It was the general consensus that the people of Isanlu were the aborigines of the land and they were last to heed the colonialist’s call to leave the Hills; but a remnant of them remained on top to practice their ancient rites spurning all attempts to convert them to Christianity and Islam.
I regaled my visitor with these anecdotes which were interspersed by our guide with the original versions of the history of the town. I showed him nearly all the landmarks on the Hill before our visit to ‘Babakekere’ who was domiciled ‘up there’ receiving visitors from far and wide. He was chief celebrant apart from the Owa of the Orosun festival. ‘Babakekere’ was my mentor who assigned a room to me in his quarter whenever I was free at Owena to read and meditate on the Hills.
The visit to the Hills nearly overshadowed the festival in the eyes of my visitor. As far as he was concerned, ‘Babakekere’ hurried us to go down so as not miss the beginnings of the festival. He told us that we would meet him there. Which we did. The ancient science and art of levitation is dying out gradually.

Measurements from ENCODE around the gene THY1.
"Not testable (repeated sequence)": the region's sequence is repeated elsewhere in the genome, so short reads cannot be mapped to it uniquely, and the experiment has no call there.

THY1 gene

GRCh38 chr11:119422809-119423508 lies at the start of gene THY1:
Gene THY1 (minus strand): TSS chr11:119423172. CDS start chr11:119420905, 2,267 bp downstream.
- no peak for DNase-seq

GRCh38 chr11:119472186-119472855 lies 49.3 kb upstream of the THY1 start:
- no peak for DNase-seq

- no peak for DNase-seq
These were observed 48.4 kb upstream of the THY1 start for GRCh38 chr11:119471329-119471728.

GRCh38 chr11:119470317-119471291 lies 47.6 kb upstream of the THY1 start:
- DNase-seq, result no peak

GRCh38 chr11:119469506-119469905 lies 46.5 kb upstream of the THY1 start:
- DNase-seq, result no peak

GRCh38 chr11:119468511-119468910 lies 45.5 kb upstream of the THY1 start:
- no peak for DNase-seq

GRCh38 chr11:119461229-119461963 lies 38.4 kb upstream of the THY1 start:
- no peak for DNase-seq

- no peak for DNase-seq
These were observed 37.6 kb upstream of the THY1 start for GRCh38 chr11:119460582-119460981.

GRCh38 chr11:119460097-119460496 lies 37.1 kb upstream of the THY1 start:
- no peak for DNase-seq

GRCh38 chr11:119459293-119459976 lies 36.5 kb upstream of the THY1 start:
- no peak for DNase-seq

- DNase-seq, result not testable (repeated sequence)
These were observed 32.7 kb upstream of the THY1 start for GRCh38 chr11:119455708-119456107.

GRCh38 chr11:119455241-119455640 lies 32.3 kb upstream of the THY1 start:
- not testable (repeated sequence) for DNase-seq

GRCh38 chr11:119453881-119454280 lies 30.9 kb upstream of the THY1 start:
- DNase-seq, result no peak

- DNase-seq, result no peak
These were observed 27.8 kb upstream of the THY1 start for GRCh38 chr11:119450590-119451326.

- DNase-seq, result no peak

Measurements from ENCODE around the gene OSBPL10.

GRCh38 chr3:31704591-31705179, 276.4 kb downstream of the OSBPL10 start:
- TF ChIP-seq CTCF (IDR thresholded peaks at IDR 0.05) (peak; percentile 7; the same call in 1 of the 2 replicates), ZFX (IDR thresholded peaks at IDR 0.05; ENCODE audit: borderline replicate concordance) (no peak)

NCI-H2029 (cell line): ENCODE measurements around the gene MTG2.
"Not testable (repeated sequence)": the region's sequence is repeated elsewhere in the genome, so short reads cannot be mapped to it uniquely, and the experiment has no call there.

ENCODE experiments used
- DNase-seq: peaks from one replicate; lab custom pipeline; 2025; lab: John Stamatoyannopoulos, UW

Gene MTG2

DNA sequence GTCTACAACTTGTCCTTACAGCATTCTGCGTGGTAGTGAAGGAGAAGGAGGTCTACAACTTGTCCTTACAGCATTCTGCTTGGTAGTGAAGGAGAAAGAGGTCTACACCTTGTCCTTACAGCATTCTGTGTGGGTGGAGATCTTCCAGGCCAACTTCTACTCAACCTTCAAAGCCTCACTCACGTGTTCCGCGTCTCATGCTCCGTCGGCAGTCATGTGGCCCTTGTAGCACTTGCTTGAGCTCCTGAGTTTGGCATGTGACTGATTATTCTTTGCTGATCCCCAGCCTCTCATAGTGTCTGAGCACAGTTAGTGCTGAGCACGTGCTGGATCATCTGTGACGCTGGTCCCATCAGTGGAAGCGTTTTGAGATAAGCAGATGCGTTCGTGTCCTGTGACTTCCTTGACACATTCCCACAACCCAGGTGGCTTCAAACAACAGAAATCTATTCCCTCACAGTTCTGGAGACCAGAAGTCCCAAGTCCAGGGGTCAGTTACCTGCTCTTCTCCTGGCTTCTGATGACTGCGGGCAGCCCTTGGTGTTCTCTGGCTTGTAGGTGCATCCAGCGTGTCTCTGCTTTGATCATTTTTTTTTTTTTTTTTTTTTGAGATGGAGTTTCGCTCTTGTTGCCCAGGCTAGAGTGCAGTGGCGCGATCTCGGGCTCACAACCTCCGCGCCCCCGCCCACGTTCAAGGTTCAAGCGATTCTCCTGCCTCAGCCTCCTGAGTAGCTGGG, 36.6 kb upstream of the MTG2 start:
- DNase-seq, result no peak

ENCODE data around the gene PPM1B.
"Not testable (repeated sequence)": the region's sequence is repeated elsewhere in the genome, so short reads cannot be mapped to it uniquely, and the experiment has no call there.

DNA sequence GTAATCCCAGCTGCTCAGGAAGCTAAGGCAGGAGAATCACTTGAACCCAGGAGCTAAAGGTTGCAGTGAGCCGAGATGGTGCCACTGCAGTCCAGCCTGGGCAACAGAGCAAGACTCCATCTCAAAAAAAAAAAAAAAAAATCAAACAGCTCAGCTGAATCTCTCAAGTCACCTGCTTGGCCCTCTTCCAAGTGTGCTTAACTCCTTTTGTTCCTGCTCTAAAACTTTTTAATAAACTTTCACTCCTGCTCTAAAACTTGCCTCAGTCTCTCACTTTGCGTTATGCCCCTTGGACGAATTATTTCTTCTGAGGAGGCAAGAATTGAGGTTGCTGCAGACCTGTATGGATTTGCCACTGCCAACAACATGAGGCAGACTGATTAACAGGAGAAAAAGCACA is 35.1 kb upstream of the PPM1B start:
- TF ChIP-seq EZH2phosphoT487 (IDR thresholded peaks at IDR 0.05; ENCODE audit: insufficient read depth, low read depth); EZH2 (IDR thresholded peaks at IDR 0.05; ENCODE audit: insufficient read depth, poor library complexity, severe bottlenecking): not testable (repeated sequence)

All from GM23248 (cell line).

I was fated to work in Akure later and Uncle Ayo was instrumental in securing accommodation for me near his house at Oba-Ile. The Wife -Mama Ogandu was a big sister and sounded notes of warnings to the husband and me about our nocturnal activities. One thing she was unable to do was to convert the two of us to Christianity.
She was a deeply religious woman and never ceased to pray for the salvation of our ‘damned’ souls. Sports was Ogedengbe’s love after his wife, children, and grandchildren. He gave moral support to the Ondo state ‘Sunshine Stars’ football club and his programs on air were a must for sports aficionados in the state.
Even in retirement after a short stint at the School of Journalism in his native Oke-Agbe his was the voice of moderation and reason in all things. He was jealous of his health and prodigal in his health talks and was near religious in his love for palm wine and his native town of Oke Agbe.
We were never on the same page as far as the English Premier League was concerned – he was for Arsenal while I pitched my tent with Liverpool; but he congratulated Liverpool for a stunning 2019/2020 season. He never harbored any ill-feelings in his sporting relations, and he remained a role model until his dying days. And this was a guy taken away to eternity in his prime! His soul is resting in peace.